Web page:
For Women in Tech, There's No One Path to Success
Career Development Women may not have had the most direct path into the business and tech sectors, but they're paying dividends and showing true leadership.
If you speak to 10 women who have successful careers in technology, the odds are that each one will give you a different story about their trajectory.
Though we may envision our careers a certain way starting out — getting a degree, finding a job at a company, then working our way up the ladder at that same company — most women in tech will tell you it doesn't go quite so smoothly.
Sue Carenbauer, senior director of e-commerce product management and technology at Giant Eagle, didn’t even consider a career in tech until an unexpected opportunity was presented.
“I had a passion for working in operational roles,” she says. “It wasn’t until an employer gave me the opportunity to transition into a tech-focused position, with little applicable expertise, that I found myself starting my technology career.”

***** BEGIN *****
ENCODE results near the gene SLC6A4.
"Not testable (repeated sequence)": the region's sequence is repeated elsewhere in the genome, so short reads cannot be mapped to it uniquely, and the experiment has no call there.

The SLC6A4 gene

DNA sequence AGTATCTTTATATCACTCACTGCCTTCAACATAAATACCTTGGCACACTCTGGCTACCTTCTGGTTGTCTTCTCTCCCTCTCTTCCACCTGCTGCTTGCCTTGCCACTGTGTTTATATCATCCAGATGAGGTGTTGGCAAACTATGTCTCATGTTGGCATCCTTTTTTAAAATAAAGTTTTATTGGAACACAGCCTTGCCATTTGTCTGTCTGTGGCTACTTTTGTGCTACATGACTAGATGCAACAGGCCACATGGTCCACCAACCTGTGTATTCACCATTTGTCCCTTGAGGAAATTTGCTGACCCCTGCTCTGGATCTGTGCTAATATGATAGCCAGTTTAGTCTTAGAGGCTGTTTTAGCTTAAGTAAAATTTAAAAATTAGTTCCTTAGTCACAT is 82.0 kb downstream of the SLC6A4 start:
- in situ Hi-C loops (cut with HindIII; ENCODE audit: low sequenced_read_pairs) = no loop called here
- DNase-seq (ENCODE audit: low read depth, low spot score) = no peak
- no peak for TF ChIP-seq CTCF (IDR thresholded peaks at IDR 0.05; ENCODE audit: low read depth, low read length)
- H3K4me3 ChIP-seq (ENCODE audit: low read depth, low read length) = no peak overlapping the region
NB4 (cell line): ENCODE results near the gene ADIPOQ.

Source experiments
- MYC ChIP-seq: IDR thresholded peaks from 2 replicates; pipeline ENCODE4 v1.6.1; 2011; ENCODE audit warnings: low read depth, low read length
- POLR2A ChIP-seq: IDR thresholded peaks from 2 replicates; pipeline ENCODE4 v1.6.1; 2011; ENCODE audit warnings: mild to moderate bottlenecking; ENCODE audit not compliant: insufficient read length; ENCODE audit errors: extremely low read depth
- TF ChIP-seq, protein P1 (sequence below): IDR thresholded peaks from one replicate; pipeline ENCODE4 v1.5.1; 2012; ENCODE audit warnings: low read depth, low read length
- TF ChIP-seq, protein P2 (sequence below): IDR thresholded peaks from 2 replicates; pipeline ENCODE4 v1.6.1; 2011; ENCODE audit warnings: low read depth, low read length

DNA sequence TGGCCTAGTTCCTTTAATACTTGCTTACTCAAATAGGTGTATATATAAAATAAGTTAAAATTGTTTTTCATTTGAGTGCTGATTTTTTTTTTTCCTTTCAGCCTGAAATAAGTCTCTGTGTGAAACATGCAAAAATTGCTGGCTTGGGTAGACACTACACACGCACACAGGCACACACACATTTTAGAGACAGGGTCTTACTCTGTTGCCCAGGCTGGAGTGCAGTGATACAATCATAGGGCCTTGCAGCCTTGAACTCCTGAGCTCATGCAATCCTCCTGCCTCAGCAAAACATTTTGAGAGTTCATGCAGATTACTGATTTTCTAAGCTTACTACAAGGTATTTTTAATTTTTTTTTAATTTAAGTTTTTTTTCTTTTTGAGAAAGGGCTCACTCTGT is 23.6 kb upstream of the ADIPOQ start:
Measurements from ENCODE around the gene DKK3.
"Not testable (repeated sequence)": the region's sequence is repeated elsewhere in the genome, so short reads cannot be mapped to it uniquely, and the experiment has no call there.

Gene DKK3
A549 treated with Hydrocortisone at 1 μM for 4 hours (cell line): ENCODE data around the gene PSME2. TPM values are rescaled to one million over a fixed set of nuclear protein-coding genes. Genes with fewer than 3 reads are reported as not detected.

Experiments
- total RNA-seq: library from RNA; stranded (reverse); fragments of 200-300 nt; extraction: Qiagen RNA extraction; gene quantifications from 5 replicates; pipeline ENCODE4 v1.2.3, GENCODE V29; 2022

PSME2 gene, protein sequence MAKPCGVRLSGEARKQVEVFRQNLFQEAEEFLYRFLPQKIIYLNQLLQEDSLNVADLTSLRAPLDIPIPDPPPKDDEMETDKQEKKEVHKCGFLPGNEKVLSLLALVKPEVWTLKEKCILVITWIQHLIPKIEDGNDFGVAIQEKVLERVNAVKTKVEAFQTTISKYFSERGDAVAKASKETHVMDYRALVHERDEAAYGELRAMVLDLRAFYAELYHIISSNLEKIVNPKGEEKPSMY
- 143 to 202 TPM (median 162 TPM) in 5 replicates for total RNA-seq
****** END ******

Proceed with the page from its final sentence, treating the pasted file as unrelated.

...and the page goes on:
Sue, who earned her business degree from Penn State University, has extensive experience in both technology and business-focused roles. She believes the ability to integrate both operational and technical perspectives has been a key to her career success.
Dena Haritos Tsamitis, director of the Information Networking Institute at Carnegie Mellon University, was married with children before deciding to pursue her career in tech. After separating from her husband, Dena realized she wanted more for herself. So she learned to code.
“For me, coding was a stepping stone to a career I would never have imagined as a professor and academic department head in the College of Engineering at Carnegie Mellon," she says. "[I created] educational opportunities for my engineering students.”
Dena’s story is proof that it’s never too late to have the career you want. After leaving college to raise a family, Dena returned to school and shifted from English to information science as her major, later attaining her doctorate at the University of Pennsylvania. Today, she is the inaugural recipient of the Barbara Lazarus Professorship in Information Networking.
Careers in tech not only benefit women, but the companies hiring them. According to a 2018 Forbes study, “Companies with women in 50 percent or more of leadership positions tend to see higher growth in sales and earnings.”
When more women begin to educate themselves on the opportunities available in tech, these leadership positions will be sought after and fulfilled, boosting revenue in these companies and improving the overall economy.
There is a difference out there waiting to be made, and women are the ones who will make it.